Riverview Land Preserve’s Hours of Operation   VIEW HOURS

Landfill Myths vs. Facts

The myths, concerns and complaints listed below are untrue items mentioned by the public at the recent Wayne County Facility Inclusion Committee (FIC) hearing regarding the Riverview Land Preserve (RLP). It is important to correct these untrue statements and to take an opportunity to clarify and address the concerns and complaints that were mentioned by the public at the FIC hearing.


MYTH: Health is at risk if you live near a landfill.

TRUTH: Health is NOT at risk if you live near a well operated landfill that complies with governmental regulations such as RLP. See Health Effects of Residence Near Hazardous Waste Landfill Sites: A Review of Epidemiologic Literature (M. Vrijheid, Environmental Health Perspectives Vol 108, March 2000). The author reviewed 66 separate studies of landfill impacts on residents.

There is no conclusive evidence that landfills negatively impact health. There have been marginal increases of incident reports in communities near landfills but these were not correlated to emissions from the sites. Some sites with known chemical migration have not been able to quantify the level of exposure in the human population. At sites where clusters of higher incidence were reported, the findings are still not directly linking the clusters to the landfill emissions due to other complicating factors.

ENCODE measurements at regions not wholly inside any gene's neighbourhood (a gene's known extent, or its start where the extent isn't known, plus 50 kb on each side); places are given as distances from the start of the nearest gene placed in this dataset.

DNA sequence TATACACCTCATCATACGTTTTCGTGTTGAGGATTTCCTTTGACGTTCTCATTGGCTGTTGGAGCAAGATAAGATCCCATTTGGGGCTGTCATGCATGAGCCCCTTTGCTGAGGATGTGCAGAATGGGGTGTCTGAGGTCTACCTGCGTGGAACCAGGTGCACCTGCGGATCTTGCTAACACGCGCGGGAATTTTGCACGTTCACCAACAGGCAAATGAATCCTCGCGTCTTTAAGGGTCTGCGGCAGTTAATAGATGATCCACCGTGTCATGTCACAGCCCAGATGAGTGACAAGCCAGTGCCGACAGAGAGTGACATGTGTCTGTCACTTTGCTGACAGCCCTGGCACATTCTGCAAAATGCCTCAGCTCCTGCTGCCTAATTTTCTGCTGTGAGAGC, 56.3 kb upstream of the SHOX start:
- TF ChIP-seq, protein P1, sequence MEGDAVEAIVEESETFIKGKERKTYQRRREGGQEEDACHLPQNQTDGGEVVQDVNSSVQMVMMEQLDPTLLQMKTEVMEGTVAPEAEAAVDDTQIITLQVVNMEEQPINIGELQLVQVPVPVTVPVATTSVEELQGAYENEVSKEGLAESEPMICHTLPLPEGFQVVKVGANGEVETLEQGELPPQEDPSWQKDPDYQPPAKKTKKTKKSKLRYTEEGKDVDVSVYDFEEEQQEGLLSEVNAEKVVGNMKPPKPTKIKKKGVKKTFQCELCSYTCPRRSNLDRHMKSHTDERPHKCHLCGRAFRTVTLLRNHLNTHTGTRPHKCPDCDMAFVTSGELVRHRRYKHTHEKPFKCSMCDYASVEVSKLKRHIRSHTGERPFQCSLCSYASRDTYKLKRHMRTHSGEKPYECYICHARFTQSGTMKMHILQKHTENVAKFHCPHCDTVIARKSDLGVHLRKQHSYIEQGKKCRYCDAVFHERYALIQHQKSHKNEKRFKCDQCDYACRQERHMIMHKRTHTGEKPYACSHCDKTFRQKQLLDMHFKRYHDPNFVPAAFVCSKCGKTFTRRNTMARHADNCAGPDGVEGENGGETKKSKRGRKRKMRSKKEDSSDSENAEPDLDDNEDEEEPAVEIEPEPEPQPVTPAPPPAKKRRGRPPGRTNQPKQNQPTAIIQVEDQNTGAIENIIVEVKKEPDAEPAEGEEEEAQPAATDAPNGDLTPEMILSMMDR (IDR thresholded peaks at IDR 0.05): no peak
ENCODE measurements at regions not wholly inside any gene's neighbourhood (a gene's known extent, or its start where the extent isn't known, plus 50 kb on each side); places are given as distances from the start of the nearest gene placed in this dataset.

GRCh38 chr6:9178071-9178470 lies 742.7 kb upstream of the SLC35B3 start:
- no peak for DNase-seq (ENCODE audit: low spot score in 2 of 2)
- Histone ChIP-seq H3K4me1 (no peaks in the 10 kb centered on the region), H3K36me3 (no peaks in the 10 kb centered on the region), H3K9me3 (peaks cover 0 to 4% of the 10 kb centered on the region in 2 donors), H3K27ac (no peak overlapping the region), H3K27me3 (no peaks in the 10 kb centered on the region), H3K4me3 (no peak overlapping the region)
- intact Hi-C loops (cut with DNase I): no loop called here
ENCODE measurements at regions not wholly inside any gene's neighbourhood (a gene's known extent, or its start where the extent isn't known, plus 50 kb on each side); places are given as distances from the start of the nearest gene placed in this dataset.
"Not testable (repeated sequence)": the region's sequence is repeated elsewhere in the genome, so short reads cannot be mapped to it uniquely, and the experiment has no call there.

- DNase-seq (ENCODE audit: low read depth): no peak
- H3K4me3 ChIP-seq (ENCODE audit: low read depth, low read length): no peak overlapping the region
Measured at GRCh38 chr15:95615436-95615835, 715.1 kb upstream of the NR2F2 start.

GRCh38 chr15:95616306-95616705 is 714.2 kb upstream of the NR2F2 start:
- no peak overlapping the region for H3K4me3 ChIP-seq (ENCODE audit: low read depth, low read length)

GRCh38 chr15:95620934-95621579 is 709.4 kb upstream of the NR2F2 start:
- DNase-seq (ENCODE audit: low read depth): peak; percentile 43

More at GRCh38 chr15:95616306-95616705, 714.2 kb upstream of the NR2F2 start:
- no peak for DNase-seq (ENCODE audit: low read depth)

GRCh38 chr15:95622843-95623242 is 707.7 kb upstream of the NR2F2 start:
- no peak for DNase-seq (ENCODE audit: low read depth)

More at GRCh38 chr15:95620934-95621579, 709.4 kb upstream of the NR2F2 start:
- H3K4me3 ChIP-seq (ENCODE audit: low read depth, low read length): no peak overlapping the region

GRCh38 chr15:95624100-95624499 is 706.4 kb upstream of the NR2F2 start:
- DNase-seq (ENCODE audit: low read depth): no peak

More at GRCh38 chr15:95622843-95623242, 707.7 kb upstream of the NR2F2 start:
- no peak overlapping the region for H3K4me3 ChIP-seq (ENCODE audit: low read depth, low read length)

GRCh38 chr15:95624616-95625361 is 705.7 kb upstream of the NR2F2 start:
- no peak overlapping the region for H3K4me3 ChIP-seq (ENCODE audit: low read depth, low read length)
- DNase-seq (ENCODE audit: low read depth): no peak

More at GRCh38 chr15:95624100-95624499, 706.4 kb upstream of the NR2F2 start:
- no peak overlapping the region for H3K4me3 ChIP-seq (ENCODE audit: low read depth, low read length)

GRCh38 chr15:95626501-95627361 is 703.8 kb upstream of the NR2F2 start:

Studies that did look at blood and urine samples found NO increase in mercury, volatile organic compounds (VOCs), or industrial products or chemicals (polychlorinated biphenyls/PCBs).

The RLP has over 20 years of data showing clean groundwater, surface water, and soil monitoring results.


MYTH: Landfill gas is a constant threat of explosion or health injury.

TRUTH: Riverview’s landfill gas poses no threat of explosion or health injury. Landfill gas is composed of 50% methane, 35% carbon dioxide, and trace amounts of other products such as nitrogen, hydrogen sulfide, and organic compounds. Unless methane is concentrated the gas will not explode. Nor have there been any explosions in more than 50 years of operation.


MYTH: The landfill stinks.